Pennsylvania Nurse 2019 Pennsylvania Nurse 74.1 - Page 7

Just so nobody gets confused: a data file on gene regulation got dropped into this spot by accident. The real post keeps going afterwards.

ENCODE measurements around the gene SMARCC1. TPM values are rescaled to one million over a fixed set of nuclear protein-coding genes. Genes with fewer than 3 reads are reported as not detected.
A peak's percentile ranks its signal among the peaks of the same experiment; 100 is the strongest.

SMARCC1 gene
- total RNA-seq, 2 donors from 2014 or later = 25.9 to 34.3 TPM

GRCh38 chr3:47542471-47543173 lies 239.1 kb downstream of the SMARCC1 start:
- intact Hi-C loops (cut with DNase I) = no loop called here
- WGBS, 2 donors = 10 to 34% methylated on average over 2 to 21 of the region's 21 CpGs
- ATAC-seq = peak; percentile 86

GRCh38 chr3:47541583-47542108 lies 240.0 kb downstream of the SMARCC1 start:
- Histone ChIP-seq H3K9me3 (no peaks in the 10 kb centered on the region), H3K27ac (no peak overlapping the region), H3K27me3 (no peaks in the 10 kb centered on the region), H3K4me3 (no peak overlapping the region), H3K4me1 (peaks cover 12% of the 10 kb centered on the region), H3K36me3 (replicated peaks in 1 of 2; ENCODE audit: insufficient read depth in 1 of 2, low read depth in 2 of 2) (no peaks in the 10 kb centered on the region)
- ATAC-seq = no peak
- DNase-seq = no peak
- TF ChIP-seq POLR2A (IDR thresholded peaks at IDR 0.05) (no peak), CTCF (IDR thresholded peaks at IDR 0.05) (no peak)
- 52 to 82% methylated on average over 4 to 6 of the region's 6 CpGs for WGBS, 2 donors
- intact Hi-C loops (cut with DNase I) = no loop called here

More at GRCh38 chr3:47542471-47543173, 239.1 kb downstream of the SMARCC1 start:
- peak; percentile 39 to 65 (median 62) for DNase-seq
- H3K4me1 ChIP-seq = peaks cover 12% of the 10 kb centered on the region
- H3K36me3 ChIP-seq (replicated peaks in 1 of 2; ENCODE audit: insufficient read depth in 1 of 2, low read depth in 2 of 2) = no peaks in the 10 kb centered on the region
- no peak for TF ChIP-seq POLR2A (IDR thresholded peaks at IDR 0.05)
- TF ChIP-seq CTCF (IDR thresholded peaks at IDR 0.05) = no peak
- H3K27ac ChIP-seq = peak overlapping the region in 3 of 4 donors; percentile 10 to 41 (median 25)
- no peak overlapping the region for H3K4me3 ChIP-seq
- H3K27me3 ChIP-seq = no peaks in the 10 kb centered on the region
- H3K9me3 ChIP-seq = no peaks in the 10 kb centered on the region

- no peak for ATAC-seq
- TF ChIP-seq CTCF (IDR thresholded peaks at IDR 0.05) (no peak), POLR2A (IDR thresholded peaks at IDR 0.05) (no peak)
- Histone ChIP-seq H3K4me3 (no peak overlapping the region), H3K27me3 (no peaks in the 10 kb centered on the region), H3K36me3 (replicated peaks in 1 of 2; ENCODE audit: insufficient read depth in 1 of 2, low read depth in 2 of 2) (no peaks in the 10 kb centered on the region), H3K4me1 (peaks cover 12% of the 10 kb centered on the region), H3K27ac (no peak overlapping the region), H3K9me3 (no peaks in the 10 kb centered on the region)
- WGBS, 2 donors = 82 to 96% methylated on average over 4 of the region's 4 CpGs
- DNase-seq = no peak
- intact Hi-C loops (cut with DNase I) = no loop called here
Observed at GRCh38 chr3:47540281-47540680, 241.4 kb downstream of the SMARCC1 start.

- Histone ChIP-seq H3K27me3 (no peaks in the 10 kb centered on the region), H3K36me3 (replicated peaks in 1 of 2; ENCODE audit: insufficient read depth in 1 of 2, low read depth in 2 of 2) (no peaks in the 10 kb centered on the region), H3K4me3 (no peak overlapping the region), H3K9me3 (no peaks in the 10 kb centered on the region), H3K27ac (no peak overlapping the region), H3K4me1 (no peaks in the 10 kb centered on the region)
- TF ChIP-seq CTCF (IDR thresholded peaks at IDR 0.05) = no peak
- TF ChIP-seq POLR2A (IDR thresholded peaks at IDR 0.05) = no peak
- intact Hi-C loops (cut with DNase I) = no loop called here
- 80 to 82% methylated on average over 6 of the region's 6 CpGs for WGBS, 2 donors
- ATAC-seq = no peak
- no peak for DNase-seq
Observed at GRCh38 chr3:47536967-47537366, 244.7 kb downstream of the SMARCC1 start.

tributes to the growing need for uniform research. Identification of unclear regulations is resulting in new recommendations and bills to assign responsibil- ity to standardize enactment and enforcement of the law as well as mitigate the potential threat of federal prosecution and loss of human rights. Problem Identification and Historical Background The primary problem addressed by Act 16 includes the ability to access the latest treatments that can improve patient pain and suffering when traditional treatment options are ineffective or unsatisfactory. Act 16 also provides regulations relating to mari- juana growth, processing, and distribution, as well as patient safety. The Act specifies fees and allocation of funding to support and enforce these regulations, and to provide resources for further research. Following its introduction on January 26, 2015, this bill was debated in detail. Within the constraints of this publication, it is impossible to report all the specific items debated or the details on the multitude of amendments that ensued. Transcripts are avail- able in the Legislative Journals from the Senate and House at for those who would like more historical information. Speakers repre- sented urban, rural, medical, law enforcement, and disease-specific populations. Initial Senate review resulted in six amendments and evaluation by the Senate Appropriations Committee before being sent to the House for consideration. On May 11, 2015, the House approved 38 amendments that provided for more clarity and specificity of the regulations as well as fiscal review by the House Appropriations Com- mittee. The bill was returned to the Senate where it underwent one additional amendment. On April 13, 2016, after additional fiscal review by the House Appropriations Committee, the bill was signed by the House and Senate then sent to the Governor who signed it into law on April 17, 2016 (Pennsylvania General Assembly, 2015-2016). Statement of Current Policy and Policy Goals Pennsylvania’s Act 16 directly contradicts the Con- trolled Substance Act passed by Congress in 1970 as do all state laws that have been enacted to date legal- izing marijuana (Alsterberg, 2017; Philipson, McMul- len, & Wood, 2017). The Rohrabacher-Blumenauer Amendment was extended by the House Appropria- tions Omnibus Bill until September 18, 2018, which prohibits the Department of Justice to interfere with state laws authorizing the use of marijuana despite opposition from the United States Attorney General Jeff Sessions (Strekal, 2018). Senate Resolution 36 was signed and sent to the President, as well as each member of the U.S. Congress supporting reautho- rization of the Rohrabacher-Blumenauer Amend- ment (Pennsylvania General Assembly, 2017-2018). It is noted that there was not a mirroring resolution originating from the House. While the Department of Justice is not currently enforcing the Controlled Substance Act, people involved in all aspects of its production and use are technically committing a fed- eral crime. If legislation does not continue to block the legal actions, “the federal government can still prosecute such offenses up to five years after they occur” regardless of any protection written into state laws (Alsterberg, 2017, p. 95). Senate Bill 828, 746, and House Bill 1000 had been proposed in 2017 as amendments to assign duties for licensing, certification, and regulation of medical marijuana organizations to the Pennsylvania State Department of Health and Human Services (DOH) (Pennsylvania General Assembly, 2017-2018). Regu- lation not only impacts the DOH but all aspects of law enforcement. Despite being legal, there is still a tremendous amount of illegal usage across the coun- try further complicating the ability to regulate use (Roy-Byrne et al., 2015). Any degree of infraction of state law opens the doors for federal prosecutors to act. The restriction on the Department of Justice to prosecute is only applicable to those strictly following state law (Alsterberg, 2017). Senate Bill 957 has been proposed to amend the regu- lation on the re-issuance of permits to growers and processors when their permits are expired or revoked (Pennsylvania General Assembly, 2017-2018). This bill introduces the ethical dilemma of re-issuance to the same parties if permits were revoked for infrac- tions in the law even if the issues were corrected. There are a limited number of permits available for growers, processors, and distributors. Other parties may be waiting for permits to become available. An additional influence is the significant monetary loss Issue 74, 1 2019 Pennsylvania Nurse 5